I don't want to create a straw man of the Civil War history reading guy who chokes out shelf space that should be reserved for what I think is valuable, but I will if I have to... But seriously, I don't want to disparage the public fascination with great battles and great men; I want to understand it. Are people reading these because they're inherently more entertaining? To understand "greatness"? And what views and understandings of 'history' do people get from these books. Who and what makes change in them?



    Well, a few hours ago I was in an imaginary CSPAN discussion between Jane Addams, Lincoln Steffens, TR, and Woodrow Wilson. Which isn't as cool as being a viking, but it's not bad.
     
  6. bigredfutbol

    bigredfutbol Moderator
    Staff Member

    Sep 5, 2000
    Woodbridge, VA
    Club:
    DC United
    Nat'l Team:
    United States
    My undergrad BA was a double-major in history and English, and I love the subject. Right now, I'm working almost full-time, going to grad school full-time, doing an archival internship, and married, so I don't get much time to read for fun. And when I'm reading lots of non-fiction for school already, I tend to read fiction for relaxation (read a Stuart Kaminsky mystery this week).

    I did read John Julius Norwich's trilogy on Byzantium at the end of the summer, though. Good stuff. (Loved the ending--I'm a sucker for that "Doomed civilization goes down fighting" scene).

    I'm not an expert on anything, and my reading tastes are probably pretty 'safe,' but that's OK--I like to know a little about a lot of things.
     
  7. needs

    needs Member

    Jan 16, 2003
    Brooklyn
    Which archive are you interning at? Do you have a permanent head cold?

    Anytime I have to spend more than a week in the archive I get the mother of all sinus infections.
     
  8. nicodemus

    nicodemus Member+

    Sep 3, 2001
    Cidade Mágica
    Club:
    PAOK Saloniki
    Nat'l Team:
    United States
    Yikes. Maybe I'm glad I didn't get the archival position I applied for last year. :eek:
     
  9. Dr. Wankler

    Dr. Wankler Member+

    May 2, 2001
    The Electric City
    Club:
    Chicago Fire
    Don't they let you out? It sounds like they make you camp in there ;)
     
  10. needs

    needs Member

    Jan 16, 2003
    Brooklyn
    They used some ************-ass paper in the federal government in the 1950 and 60s, especially the carbon copies of letters. Those things flake apart and turn to dust and it just flies up in the air whenever you open a folder.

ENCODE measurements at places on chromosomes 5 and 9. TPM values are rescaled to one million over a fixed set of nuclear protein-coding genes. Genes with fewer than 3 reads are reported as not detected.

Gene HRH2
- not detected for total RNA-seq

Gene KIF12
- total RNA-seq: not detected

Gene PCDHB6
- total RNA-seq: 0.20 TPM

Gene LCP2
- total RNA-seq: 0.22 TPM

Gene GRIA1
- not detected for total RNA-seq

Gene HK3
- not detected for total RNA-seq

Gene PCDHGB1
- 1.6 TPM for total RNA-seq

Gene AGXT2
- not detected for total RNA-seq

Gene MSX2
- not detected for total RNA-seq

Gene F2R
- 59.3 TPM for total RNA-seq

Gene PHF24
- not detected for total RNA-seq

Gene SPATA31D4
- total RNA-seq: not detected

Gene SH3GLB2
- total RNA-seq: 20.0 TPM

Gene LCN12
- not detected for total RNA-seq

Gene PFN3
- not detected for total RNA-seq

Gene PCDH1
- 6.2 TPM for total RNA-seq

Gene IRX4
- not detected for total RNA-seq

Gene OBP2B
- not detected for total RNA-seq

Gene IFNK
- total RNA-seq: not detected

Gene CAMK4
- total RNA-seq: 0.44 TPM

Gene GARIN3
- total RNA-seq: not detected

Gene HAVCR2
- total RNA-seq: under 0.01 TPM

I've had much better luck doing research on the 19th century. The material is better taken care of, they kept letter books to keep track of correspondence which are so much better to read than lose carbons, if you can make out the handwriting (they do mean that some poor sap had to write every letter twice), and the archivists have usually thought about how to preserve things and what should be preserved, rather than just filing everything. Had I thought about how much paper people created in the 20th century, I would have thought seriously about an earlier topic.
     
  11. Dr. Wankler

    Dr. Wankler Member+

    May 2, 2001
    The Electric City
    Club:
    Chicago Fire
    That would be some seriously good advice to students looking into theses and dissertations. Hadn't thought of that, having a background in literary studies (though now that I think of it, maybe I'm glad I didn't do a dissertation that involved editing a 20th C. writer's letters).
     
  12. needs

    needs Member

    Jan 16, 2003
    Brooklyn
    I can only last about 6 hours a day. After that, my brain shuts off. Six hours of breathing dust, though, I'm probably going to get gray-lung disease. ;)

    They've never made me camp out, but I do know a guy who spent a month long research trip living out of a tent. I'm sure the archivists were real happy to see (or smell) him after about 2 weeks of that.

    I have felt like I'm on display, though. At the national archives in San Bruno (down by the SF airport) they have this glassed-in area where anyone doing non-geneological research has to work. All the folks coming in to look up when their grandparents immigrated would slowly walk past the glass looking in at me. I felt like there was a plaque outside with something like "Historian: homo borectus. The natural habitat of the historian is among old papers, in front of giant walls of books, or fumbling with a powerpoint presentation. They are known for their ability to lull large groups of young humans to sleep."
     
  13. Dr. Wankler

    Dr. Wankler Member+

    May 2, 2001
    The Electric City
    Club:
    Chicago Fire

    The Field Museum in Chicago had chunks of the Dead Sea Scrolls on display in 2000, and scholars could work on very tiny fragments. Alsa, in a booth. The booth didn't have a ceiling, though, so when my wife and I went, the woman had to listen to everything, including comments about her wardrobe, etc., That all ended when she said, in a thick German accent, without her batting an eye or flicking her tweezers, "I can hear everything you say." The process probably repeated itself throughout the day, I would imagine.
     
  14. nicodemus

    nicodemus Member+

    Sep 3, 2001
    Cidade Mágica
    Club:
    PAOK Saloniki
    Nat'l Team:
    United States
    I bought a book recently called Paper Before Print: The History & Impact of Paper in the Islamic World. While that would bore 99.9999999% of the earth's inhabitants to sleep, I can't wait to read it. I might start on that after I finish my current read.
     
  15. nicephoras

    nicephoras A very stable genius